Can’t Decide Which Toothbrush to Use?

Walking down the convenient store isle attempting to find the right toothbrush for yourself can be a very daunting task if you are not familiar with all the choices out there! One of the most frequent questions asked to any dentist is whether to use a manual or an electric toothbrush. The American Dental Association concluded that a manual toothbrush can be just as effective as an electric toothbrush depending on the individual’s oral cleaning habits. The key to proper oral health and decay prevention is in the patients brushing technique and brushing frequency. When choosing the right toothbrush it is important for you to look at the pros and cons of each, and pick the right device that fits with your brushing patterns and overall lifestyle.

Electric Toothbrushes

What is an electric toothbrush?

An electric toothbrush or a powered toothbrush is one that is rechargeable from some sort of base wall unit or that is battery operated. It requires you to change the brush head (instead of the entire brush) every three to six months and the heads come in a variety of shapes and sizes. The brush head will rotate, oscillate or vibrate depending on the type of toothbrush you prefer.


  • The powered devices can help someone who has motor disabilities or arthritis (easier on the joints by not moving the brush as much).
  • Have varying features, including modes for whitening, sensitive teeth and massaging your gums. Some also include alerts that you need to replace your brush head or that your time is finished for the cleaning session.
  • Opposite direction rotation gets rid of plaque easier and more efficiently.
  • The smaller head makes it easier for the electric toothbrush to reach into smaller areas (areas around braces and also your back molars).
  • Since you don’t have to brush as hard with an electric toothbrush, you are also less likely to injure your gums or cheeks.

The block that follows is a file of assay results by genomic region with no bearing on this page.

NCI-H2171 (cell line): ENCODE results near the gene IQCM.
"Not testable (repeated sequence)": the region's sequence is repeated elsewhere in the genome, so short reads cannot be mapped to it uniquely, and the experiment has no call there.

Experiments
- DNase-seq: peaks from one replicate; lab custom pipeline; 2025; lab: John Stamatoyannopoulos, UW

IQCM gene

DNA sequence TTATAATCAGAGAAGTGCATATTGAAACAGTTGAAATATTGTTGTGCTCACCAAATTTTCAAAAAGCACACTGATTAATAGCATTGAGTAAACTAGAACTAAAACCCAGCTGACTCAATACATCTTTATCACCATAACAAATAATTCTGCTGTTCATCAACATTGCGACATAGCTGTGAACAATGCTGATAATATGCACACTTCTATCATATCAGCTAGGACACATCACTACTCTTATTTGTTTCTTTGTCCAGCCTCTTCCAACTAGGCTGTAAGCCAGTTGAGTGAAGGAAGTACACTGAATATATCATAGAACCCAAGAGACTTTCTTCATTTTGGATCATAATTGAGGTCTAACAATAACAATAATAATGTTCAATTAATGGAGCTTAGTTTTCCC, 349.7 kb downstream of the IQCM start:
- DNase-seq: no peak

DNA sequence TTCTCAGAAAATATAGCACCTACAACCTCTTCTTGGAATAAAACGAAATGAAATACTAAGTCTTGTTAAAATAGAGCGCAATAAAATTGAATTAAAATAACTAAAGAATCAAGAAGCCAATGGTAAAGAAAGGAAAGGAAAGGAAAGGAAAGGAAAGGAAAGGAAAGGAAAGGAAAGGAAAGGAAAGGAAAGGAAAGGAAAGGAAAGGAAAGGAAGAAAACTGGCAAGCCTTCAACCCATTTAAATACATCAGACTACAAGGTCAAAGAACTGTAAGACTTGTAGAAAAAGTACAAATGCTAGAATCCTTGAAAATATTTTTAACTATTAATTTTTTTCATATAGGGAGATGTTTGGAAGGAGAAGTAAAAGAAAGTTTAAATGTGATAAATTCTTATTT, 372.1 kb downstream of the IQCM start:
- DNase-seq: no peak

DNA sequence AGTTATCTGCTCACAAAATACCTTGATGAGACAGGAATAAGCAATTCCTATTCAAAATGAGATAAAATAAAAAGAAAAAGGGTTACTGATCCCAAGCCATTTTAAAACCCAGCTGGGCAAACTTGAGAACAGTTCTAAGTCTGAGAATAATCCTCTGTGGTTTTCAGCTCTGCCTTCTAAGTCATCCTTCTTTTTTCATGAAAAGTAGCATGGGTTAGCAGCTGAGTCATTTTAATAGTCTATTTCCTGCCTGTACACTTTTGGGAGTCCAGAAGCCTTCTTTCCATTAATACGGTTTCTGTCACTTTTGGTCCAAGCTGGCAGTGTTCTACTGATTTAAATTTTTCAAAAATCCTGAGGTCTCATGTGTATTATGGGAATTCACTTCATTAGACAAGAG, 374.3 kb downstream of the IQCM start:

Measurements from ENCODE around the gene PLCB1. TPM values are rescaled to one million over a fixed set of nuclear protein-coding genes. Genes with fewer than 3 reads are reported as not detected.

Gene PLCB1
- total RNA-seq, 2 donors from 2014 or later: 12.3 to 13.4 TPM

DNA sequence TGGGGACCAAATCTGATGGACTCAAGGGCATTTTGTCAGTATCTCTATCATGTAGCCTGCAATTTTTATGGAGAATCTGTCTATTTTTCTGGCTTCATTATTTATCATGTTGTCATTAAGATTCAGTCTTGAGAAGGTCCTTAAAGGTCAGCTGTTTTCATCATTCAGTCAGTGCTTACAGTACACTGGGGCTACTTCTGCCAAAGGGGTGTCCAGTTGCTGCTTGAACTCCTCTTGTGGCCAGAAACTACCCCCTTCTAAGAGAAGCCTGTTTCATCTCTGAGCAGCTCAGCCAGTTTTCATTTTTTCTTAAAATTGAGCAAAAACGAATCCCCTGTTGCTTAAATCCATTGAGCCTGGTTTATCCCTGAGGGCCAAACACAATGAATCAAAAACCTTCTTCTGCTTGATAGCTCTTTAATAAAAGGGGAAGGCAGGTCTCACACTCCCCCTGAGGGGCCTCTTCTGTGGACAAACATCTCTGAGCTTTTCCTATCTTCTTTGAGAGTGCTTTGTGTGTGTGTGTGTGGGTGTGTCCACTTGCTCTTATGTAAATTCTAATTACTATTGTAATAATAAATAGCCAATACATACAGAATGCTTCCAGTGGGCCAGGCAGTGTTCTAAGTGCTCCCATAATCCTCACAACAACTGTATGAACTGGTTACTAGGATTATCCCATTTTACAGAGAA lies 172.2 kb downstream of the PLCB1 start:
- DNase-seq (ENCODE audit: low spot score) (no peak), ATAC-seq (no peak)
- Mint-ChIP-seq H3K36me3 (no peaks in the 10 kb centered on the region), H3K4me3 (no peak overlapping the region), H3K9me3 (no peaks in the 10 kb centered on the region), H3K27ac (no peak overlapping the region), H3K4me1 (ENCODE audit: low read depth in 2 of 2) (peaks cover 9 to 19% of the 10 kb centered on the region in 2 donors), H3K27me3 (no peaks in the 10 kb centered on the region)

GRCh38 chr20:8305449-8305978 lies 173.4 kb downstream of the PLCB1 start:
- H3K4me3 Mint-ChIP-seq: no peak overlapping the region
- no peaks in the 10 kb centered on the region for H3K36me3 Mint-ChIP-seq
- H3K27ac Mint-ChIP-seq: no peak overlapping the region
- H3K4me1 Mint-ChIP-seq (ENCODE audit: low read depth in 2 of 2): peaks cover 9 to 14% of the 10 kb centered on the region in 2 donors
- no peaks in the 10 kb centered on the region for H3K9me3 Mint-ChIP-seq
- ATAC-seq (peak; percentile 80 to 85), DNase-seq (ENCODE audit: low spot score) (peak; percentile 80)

• Cost - toothbrush starter kits are generally $50 to $75.
  • Hard to find the right brush if you have sensitive teeth. With the rotation or oscillation of the head, it sometimes can be too irritating for sensitive teeth.
  • Less suitable for travel. The bulky charger can sometimes be too large to fit into a regular sized pocket.


Manual Toothbrush

What is a manual toothbrush?

A manual toothbrush is one that requires no battery or electric power, and it moved across the surfaces of your teeth by using your arms and hands.


  • Inexpensive, good brushes start between $4 to $5 and we give them away for free!
  • Accessible, you can find them easily at any grocery or convenient store.
  • Manual toothbrushes are easier to travel with.
  • They put less pressure on your teeth and gums (hello sensitive teeth!).
  • Easy to use for kids, if showed the proper techniques to use.


  • In order to achieve the same clean as an electric toothbrush you have to be more careful about the way you brush.
  • Fewer attachments to reach certain areas of your mouth.
  • No alerts to tell you that you have been brushing for enough time.
  • Awkward areas are harder to reach because manual brushes tend to have a bigger brush head and harder to maneuver around tight areas.


The Doc’s Conclusion

When it comes to deciding which toothbrush is best for you, it is really a matter of patient preference, oral hygiene habits, and what will be the most convenient to use. To get the maximum use out of your toothbrush and to keep up to date with your oral hygiene, make sure to practice the brushing techniques listed below and also follow up with routine cleanings and exams.

  • Brush your teeth at least twice a day, after meals if you can!
  • Make sure you are brushing for a full 2 minutes (just sing your favorite song in your head when you brush!).
  • Use toothpaste that contains fluoride.
  • When brushing against your gums keep the brush at a 45 degree angle and use soft motions.
  • Brush your tongue every time you brush your teeth.
  • Make sure to clean your toothbrush after each use and replace every 3-4 months.